(above) Veolia’s extensive on-site storage of volatile chemicals and industrial waste makes security an important part of their operation. (below) The company has a 40+ vehicle fleet that stands at the ready to dispose of waste once the trailer dedicated for a specific disposal site is full.
“Although we store a significant amount of hazardous material on these grounds in preparation for shipment,” explains Schantz, “the highest safety risks exist with the field crews, which is why an OSHA auditor went on site to evaluate their performance.” This on-site inspection proved dually beneficial, as Veolia’s procedures were not only found to be up to standard, but it sent a powerful message to their customers.

“Most of our customers have been with us since day 1,” explains Bartholomew, “but taking the necessary steps towards receiving this Star award helped make those relationships even stronger. Many of them have gone through this process before, so they knew the type of commitment we were making towards not only protecting our employees, but in making sure that no unsafe operations were being performed on their grounds. Seeing us put forth this kind of effort goes a long way towards retaining customers in a marketplace with multiple waste management options.” Bartholomew states that he knows of only one competitive location in the country that has earned the VPP Star award.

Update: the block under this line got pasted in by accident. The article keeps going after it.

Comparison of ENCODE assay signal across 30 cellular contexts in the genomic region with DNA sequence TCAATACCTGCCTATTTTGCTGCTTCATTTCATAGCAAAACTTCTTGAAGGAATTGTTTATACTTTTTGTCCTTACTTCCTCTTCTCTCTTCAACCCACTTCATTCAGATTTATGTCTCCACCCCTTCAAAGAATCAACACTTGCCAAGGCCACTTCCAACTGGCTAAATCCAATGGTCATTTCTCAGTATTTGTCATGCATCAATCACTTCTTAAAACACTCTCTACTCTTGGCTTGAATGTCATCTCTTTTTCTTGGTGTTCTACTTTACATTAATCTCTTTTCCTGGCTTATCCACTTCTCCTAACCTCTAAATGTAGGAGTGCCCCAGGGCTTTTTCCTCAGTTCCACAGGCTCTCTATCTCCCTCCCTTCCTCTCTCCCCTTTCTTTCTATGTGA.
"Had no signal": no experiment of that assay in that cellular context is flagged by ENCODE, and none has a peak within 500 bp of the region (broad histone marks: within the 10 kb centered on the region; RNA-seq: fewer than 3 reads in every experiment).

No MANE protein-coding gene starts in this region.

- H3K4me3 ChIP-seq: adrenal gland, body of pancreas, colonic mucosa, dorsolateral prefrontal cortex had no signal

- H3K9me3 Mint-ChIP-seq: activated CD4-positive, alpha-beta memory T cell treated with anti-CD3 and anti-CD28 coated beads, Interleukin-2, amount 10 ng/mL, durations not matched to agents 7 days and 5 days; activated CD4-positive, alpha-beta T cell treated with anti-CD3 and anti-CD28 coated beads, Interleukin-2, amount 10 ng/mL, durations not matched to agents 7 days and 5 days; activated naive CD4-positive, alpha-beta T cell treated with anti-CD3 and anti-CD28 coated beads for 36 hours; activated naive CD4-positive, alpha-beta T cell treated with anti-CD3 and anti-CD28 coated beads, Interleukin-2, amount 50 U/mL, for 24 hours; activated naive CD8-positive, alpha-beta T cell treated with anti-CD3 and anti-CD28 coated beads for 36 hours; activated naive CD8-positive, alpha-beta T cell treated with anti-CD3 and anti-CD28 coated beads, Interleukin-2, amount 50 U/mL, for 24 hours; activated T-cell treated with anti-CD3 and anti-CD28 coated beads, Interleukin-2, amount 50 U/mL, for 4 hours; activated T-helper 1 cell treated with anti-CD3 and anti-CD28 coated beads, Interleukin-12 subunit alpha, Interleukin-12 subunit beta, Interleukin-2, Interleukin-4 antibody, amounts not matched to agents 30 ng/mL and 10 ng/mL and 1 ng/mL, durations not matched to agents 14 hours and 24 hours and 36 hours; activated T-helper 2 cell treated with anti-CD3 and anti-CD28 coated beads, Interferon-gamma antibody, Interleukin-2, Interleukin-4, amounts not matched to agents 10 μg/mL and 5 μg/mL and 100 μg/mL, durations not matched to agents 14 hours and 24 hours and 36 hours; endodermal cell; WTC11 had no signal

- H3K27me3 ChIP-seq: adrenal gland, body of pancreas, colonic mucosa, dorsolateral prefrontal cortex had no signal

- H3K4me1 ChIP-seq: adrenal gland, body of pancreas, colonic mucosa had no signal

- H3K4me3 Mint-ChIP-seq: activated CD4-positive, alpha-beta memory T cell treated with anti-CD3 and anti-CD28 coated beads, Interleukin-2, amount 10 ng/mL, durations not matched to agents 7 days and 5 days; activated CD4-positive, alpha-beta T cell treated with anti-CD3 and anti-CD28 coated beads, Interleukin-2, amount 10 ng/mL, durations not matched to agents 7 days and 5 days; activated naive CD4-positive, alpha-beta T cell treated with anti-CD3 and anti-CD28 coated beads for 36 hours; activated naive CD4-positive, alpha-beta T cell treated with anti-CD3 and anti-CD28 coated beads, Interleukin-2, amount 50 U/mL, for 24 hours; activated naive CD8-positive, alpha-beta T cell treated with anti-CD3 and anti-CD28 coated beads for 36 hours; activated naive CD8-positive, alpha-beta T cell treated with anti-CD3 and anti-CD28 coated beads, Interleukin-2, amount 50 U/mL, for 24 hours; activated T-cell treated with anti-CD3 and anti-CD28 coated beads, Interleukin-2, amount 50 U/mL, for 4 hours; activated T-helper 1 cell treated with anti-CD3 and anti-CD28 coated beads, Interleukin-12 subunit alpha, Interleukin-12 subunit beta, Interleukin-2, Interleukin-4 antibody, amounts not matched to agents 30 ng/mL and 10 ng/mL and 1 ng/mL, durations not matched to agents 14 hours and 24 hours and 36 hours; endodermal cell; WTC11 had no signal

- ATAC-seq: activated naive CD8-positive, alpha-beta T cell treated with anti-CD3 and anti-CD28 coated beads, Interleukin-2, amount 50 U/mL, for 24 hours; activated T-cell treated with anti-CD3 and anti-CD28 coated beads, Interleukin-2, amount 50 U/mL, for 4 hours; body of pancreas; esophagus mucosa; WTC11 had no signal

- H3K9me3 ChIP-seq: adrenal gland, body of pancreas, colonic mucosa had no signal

An Inside Job
“We were fortunate in some regards,” recalls Schantz, “because we had a number of safety-focused concepts that were in development, and there was a branch safety plan from corporate that we were in the midst of incorporating. The challenge was taking all of that information and making it fit.

Situational training is provided at the Flanders location to ensure safe practices are used in the field.